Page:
A mixed economy of service delivery: CSR 2010
What we know
Over the last 10 years, public expenditure has risen by over 10.7 per cent from 34.75 to 45.53 per cent of GDP (PDF). The Government views the entry of new providers into the welfare, education, social care, criminal justice and healthcare systems as essential to bring this growth rate down and improve services to the end user.
In parallel, public bodies expect to accelerate their corporate outsourcing programmes to produce savings of between 20 and 30 per cent. Outsourcing firms estimate that only 6 per cent of the £94 billion market for business process outsourcing has been accessed so far, with significant opportunity for growth in the public sector.
The top 33 local authorities spend 8 times more on goods and services then the largest central departments. Councils spend around £42 billion each year on external contracts – over 40 per cent of their total expenditure. Despite this, external spend is set to rise dramatically through the Spending Review and other initiatives such as localism. Our analysis suggests that Third-party suppliers will make up 44 per cent of total public sector spend by 2014/15.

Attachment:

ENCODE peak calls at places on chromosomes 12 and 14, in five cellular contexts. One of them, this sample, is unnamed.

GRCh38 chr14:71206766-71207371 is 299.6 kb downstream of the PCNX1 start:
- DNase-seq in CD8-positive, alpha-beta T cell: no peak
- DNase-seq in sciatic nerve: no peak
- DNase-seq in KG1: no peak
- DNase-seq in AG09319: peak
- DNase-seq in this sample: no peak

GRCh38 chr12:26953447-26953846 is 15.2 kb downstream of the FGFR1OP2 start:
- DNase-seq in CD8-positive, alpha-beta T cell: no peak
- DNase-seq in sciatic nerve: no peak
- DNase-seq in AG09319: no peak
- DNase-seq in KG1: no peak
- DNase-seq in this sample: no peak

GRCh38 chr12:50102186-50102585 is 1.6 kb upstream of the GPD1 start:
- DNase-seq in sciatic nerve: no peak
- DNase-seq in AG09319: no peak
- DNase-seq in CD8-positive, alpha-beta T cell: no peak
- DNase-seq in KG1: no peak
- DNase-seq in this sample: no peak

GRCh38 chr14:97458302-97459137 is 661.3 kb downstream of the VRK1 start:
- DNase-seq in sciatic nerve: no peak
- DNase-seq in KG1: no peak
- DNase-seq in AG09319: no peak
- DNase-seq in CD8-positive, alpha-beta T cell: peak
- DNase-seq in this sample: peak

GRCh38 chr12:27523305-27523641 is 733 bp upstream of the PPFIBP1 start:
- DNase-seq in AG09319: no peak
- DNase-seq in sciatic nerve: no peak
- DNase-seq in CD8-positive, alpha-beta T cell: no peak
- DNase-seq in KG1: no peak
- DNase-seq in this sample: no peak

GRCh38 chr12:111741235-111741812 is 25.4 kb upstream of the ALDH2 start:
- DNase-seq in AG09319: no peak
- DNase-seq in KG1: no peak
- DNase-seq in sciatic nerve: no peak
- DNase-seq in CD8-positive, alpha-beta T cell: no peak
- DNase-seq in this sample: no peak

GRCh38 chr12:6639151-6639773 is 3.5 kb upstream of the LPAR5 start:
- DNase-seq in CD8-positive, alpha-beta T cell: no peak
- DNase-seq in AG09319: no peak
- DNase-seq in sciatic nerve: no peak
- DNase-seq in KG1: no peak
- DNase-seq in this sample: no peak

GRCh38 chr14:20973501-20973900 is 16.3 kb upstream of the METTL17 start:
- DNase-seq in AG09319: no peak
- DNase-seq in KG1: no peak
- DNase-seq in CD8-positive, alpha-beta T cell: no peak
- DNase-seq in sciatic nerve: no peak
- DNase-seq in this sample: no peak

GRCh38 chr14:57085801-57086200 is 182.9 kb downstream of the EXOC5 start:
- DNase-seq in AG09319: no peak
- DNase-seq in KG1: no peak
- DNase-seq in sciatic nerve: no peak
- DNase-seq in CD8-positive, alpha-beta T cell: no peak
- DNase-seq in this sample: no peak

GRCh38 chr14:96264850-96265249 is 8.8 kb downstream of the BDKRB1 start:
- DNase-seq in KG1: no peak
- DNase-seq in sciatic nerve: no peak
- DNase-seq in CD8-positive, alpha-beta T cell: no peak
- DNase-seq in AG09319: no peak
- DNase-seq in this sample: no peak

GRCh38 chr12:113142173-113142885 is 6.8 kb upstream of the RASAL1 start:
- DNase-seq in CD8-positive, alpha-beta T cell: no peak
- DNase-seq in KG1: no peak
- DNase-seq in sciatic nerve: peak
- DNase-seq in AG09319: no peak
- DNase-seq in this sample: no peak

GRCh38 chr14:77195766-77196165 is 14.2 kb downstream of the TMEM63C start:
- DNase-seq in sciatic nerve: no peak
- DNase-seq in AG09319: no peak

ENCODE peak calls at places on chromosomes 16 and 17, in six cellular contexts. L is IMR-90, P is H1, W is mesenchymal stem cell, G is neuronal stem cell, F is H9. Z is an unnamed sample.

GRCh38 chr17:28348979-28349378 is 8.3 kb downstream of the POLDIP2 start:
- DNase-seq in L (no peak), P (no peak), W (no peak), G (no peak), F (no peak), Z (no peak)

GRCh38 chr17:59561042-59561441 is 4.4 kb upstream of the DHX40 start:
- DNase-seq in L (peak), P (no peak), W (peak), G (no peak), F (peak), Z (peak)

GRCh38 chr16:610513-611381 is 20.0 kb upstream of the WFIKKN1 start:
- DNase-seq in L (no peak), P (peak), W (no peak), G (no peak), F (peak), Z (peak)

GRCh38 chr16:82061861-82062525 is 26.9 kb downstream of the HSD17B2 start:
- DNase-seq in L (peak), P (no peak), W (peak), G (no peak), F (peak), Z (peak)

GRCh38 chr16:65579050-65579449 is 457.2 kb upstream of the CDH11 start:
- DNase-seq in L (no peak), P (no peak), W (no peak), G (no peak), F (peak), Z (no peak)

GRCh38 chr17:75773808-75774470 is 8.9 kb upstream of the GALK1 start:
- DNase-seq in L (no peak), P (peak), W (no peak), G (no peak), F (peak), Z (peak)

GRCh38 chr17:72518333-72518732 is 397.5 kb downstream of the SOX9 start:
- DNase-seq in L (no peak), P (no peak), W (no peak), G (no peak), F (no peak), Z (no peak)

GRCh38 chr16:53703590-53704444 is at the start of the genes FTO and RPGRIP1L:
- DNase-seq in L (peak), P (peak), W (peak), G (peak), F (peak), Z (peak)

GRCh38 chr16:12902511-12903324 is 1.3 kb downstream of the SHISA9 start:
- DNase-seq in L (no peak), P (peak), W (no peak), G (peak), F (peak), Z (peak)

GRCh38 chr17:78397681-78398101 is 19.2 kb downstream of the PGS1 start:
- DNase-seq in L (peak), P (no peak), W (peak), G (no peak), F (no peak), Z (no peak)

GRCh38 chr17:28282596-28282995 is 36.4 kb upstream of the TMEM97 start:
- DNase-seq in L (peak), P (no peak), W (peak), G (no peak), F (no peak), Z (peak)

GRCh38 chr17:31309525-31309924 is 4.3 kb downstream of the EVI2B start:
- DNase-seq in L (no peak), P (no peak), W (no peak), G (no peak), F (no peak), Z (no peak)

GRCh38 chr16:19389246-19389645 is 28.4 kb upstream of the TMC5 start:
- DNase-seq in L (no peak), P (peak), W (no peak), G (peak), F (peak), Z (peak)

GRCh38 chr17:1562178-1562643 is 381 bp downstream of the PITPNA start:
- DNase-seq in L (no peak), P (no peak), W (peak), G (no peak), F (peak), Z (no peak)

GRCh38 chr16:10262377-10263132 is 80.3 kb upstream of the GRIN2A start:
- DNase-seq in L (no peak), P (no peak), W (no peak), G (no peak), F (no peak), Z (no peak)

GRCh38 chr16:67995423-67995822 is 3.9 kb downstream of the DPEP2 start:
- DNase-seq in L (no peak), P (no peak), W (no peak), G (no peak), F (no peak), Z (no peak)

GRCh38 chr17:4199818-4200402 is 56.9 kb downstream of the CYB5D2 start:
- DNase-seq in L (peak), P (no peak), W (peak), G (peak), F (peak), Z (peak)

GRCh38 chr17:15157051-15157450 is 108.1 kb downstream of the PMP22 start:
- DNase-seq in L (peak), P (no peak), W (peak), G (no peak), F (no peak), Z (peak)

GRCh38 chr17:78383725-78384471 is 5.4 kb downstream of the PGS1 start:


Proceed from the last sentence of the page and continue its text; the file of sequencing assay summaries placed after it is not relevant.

In the past, delivery of large government projects has sometimes involved tensions between the intentions and expectations of government commissioners and suppliers seeking to maximise profitability. Contracts and contract management will now need to be updated to reflect the changing landscape of public services that switches emphasis from provider inputs to outputs, and places new expectations on the financial and operating integrity of partners.
Government’s retreat from direct delivery also invites uncertainty around how new public markets will operate. Properly functioning markets will be essential to the success of supply side reforms across public services.